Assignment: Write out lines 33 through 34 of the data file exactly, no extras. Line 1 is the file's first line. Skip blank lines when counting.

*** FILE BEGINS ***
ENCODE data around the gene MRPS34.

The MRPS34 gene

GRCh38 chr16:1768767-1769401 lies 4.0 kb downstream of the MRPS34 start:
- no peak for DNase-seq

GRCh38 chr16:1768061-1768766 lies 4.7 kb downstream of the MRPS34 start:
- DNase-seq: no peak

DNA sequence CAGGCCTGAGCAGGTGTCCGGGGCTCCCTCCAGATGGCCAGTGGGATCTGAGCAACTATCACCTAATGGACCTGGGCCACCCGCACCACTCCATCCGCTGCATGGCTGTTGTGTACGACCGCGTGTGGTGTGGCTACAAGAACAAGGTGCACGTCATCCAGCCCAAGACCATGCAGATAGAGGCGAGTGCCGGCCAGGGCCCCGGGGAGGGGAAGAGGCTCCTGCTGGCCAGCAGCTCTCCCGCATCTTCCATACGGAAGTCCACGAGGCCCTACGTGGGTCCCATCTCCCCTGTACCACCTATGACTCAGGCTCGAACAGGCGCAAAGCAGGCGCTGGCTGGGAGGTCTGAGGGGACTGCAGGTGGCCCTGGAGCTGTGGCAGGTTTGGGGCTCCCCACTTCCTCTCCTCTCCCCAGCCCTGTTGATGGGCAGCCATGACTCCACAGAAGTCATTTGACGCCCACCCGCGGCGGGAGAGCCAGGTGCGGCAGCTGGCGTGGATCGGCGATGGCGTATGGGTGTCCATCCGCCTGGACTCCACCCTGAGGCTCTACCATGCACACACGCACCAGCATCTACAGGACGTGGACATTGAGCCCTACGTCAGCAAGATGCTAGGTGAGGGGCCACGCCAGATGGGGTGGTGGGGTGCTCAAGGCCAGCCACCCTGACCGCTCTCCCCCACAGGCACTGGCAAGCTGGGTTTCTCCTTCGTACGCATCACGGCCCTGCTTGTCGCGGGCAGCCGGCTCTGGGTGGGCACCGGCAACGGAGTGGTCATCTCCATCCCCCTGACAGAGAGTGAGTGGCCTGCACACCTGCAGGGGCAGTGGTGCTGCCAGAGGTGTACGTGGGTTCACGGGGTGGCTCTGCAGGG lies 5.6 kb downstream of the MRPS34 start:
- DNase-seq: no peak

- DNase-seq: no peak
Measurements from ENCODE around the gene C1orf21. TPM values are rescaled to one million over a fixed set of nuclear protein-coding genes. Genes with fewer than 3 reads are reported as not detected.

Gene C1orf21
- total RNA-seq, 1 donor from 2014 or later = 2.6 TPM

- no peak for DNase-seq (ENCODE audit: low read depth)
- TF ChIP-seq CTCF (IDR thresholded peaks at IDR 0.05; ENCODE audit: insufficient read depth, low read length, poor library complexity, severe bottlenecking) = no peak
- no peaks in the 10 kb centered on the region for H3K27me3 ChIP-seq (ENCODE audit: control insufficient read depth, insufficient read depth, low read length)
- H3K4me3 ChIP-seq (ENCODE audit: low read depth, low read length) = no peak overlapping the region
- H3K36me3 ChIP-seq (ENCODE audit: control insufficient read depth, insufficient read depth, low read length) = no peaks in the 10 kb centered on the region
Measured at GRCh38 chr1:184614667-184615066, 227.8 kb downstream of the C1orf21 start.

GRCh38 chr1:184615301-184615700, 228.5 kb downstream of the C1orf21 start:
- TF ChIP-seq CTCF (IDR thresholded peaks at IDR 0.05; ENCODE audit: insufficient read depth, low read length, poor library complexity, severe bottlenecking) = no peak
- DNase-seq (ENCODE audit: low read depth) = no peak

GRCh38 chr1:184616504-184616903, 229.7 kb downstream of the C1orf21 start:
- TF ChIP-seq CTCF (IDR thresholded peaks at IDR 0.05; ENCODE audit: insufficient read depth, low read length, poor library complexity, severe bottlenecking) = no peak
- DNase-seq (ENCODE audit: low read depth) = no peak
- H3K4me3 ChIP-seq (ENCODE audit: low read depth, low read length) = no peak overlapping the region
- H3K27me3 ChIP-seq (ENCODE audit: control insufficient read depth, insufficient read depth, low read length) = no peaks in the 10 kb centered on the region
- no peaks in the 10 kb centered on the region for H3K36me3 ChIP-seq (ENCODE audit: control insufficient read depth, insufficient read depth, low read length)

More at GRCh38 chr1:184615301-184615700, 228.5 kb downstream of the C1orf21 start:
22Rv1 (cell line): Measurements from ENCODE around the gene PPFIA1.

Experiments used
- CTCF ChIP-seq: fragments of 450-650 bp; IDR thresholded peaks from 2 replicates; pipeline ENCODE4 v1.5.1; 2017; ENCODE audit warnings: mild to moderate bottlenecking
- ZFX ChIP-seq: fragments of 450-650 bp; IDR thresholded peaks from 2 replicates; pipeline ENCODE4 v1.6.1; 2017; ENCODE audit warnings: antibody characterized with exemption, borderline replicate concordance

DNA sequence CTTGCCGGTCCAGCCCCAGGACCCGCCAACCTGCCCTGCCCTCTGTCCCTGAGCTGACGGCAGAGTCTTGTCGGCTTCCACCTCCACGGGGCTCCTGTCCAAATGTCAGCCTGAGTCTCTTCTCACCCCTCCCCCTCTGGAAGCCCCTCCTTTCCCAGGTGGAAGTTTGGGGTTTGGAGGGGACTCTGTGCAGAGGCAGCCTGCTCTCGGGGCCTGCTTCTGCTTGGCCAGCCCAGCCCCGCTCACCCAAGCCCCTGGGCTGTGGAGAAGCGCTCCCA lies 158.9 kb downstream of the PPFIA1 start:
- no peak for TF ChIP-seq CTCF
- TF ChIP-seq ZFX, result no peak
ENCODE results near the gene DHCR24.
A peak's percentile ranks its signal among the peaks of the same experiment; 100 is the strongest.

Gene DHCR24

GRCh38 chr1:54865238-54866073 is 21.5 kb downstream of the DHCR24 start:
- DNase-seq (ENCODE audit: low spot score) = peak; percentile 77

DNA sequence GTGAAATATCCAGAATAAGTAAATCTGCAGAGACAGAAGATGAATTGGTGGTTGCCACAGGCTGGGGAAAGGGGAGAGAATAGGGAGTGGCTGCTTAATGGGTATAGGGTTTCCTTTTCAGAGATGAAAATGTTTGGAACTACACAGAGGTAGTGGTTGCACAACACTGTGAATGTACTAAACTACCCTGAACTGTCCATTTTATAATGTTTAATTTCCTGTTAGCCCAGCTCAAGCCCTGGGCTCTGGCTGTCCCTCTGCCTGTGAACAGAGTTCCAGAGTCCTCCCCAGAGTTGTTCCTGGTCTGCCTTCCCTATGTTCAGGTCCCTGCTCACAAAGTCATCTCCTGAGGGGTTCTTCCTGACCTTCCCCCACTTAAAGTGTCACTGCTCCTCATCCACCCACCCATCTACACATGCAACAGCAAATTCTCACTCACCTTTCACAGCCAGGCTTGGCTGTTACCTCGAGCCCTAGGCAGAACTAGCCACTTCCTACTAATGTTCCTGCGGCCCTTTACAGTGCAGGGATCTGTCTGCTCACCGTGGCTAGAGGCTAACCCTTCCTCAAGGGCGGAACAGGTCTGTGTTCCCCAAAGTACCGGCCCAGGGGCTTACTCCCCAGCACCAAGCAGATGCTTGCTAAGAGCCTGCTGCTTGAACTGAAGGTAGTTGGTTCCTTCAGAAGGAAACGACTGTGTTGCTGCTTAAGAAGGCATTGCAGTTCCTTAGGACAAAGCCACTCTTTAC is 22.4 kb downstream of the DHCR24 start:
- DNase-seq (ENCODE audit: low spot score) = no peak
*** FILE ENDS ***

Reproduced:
DNA sequence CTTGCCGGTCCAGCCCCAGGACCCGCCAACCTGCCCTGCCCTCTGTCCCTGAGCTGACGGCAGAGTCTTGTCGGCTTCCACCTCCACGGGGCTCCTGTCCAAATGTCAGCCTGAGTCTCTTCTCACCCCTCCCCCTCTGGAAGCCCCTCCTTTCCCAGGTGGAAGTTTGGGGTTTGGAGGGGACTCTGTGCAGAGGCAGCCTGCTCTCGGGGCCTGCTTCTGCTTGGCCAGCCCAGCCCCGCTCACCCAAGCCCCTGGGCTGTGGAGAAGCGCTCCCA lies 158.9 kb downstream of the PPFIA1 start:
- no peak for TF ChIP-seq CTCF